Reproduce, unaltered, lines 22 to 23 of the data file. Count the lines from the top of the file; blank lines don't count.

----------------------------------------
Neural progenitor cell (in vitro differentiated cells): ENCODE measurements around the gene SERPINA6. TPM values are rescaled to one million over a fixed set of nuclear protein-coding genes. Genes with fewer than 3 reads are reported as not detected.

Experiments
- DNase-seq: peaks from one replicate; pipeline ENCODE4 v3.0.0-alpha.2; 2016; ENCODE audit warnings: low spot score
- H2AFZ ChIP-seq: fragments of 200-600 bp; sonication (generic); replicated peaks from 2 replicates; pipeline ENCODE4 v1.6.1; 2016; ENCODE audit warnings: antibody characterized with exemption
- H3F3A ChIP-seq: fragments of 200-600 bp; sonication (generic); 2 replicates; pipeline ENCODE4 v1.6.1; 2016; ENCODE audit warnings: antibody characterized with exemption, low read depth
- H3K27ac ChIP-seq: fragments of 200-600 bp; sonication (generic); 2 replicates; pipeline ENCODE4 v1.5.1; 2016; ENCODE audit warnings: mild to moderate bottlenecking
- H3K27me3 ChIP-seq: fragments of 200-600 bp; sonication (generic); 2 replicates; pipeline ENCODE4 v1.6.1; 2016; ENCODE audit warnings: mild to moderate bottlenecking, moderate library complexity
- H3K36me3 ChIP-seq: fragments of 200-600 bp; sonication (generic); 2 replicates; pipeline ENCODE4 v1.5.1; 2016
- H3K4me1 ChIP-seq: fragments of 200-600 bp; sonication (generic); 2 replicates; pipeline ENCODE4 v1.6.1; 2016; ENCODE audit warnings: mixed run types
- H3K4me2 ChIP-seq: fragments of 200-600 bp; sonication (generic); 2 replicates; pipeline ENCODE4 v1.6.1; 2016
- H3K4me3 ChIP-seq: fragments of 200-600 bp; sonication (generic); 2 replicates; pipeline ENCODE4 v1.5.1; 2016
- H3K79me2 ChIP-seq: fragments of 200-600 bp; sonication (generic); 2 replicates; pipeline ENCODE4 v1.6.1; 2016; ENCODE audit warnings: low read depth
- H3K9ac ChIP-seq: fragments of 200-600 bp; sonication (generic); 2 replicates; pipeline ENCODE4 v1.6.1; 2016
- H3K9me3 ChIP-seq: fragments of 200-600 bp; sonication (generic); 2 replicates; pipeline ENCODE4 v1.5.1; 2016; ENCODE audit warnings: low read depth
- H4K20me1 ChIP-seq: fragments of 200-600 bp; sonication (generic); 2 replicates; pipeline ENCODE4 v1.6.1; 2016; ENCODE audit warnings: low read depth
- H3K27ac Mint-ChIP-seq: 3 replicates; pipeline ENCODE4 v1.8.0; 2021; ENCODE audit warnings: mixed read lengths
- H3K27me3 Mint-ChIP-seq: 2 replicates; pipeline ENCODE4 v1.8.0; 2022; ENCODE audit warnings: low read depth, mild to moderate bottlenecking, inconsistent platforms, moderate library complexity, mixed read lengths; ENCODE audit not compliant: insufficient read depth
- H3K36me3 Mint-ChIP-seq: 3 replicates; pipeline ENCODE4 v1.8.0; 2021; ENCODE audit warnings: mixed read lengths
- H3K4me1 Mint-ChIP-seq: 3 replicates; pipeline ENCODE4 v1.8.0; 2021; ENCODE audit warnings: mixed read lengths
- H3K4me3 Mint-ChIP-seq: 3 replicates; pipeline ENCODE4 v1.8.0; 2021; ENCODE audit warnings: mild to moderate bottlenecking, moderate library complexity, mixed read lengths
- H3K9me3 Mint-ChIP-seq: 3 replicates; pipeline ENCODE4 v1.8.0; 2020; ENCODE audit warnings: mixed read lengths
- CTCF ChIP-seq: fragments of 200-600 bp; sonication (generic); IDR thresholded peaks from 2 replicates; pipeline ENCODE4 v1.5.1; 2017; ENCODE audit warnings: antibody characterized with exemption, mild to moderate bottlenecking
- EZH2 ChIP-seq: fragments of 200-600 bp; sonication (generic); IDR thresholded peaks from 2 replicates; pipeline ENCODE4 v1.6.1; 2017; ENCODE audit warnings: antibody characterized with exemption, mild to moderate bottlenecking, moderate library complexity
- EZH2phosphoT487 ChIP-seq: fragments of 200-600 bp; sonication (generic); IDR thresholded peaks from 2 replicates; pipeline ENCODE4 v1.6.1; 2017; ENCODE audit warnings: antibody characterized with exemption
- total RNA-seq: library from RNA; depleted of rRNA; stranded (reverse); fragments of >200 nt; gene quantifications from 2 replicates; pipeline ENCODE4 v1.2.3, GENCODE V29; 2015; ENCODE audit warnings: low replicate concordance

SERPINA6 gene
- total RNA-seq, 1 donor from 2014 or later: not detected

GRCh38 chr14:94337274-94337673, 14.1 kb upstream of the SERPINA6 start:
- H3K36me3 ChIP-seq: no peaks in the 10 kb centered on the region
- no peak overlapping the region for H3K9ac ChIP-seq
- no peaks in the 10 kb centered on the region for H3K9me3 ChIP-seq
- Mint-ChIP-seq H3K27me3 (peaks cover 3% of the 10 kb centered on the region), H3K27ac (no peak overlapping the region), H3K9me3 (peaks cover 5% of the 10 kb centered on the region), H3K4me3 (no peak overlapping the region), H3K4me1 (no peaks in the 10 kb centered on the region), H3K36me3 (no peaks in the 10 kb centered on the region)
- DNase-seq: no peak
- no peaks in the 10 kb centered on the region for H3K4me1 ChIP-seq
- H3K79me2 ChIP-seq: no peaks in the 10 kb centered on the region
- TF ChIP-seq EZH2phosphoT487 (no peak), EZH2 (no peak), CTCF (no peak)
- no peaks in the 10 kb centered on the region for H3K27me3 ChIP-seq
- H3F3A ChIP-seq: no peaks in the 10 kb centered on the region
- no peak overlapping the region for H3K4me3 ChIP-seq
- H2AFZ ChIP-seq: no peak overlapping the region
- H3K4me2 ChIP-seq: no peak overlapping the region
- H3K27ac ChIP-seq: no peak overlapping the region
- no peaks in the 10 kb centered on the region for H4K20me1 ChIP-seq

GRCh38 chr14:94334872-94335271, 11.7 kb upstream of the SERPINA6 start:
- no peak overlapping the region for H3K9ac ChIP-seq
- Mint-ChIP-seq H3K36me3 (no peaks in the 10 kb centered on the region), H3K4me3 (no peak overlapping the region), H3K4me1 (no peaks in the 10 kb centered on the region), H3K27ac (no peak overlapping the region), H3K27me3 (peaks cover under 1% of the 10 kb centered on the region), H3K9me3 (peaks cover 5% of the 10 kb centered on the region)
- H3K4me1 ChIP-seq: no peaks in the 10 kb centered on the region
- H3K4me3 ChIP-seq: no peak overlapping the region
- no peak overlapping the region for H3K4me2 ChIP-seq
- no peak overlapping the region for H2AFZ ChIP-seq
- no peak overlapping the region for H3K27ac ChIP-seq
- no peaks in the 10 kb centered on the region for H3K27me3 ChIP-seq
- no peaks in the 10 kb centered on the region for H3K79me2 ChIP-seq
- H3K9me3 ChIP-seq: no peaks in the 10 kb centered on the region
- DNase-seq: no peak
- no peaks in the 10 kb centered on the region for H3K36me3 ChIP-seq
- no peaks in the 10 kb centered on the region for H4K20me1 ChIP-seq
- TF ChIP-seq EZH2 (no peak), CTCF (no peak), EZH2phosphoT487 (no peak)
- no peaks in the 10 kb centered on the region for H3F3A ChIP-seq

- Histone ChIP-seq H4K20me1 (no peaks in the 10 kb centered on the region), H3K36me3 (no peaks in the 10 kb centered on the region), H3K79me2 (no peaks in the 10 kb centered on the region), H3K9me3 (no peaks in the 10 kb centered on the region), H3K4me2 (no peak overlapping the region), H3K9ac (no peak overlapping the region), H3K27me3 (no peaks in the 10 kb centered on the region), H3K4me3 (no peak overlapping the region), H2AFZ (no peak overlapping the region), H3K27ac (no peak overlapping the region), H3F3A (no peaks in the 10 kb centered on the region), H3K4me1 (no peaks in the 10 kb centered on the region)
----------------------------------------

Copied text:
- CTCF ChIP-seq: fragments of 200-600 bp; sonication (generic); IDR thresholded peaks from 2 replicates; pipeline ENCODE4 v1.5.1; 2017; ENCODE audit warnings: antibody characterized with exemption, mild to moderate bottlenecking
- EZH2 ChIP-seq: fragments of 200-600 bp; sonication (generic); IDR thresholded peaks from 2 replicates; pipeline ENCODE4 v1.6.1; 2017; ENCODE audit warnings: antibody characterized with exemption, mild to moderate bottlenecking, moderate library complexity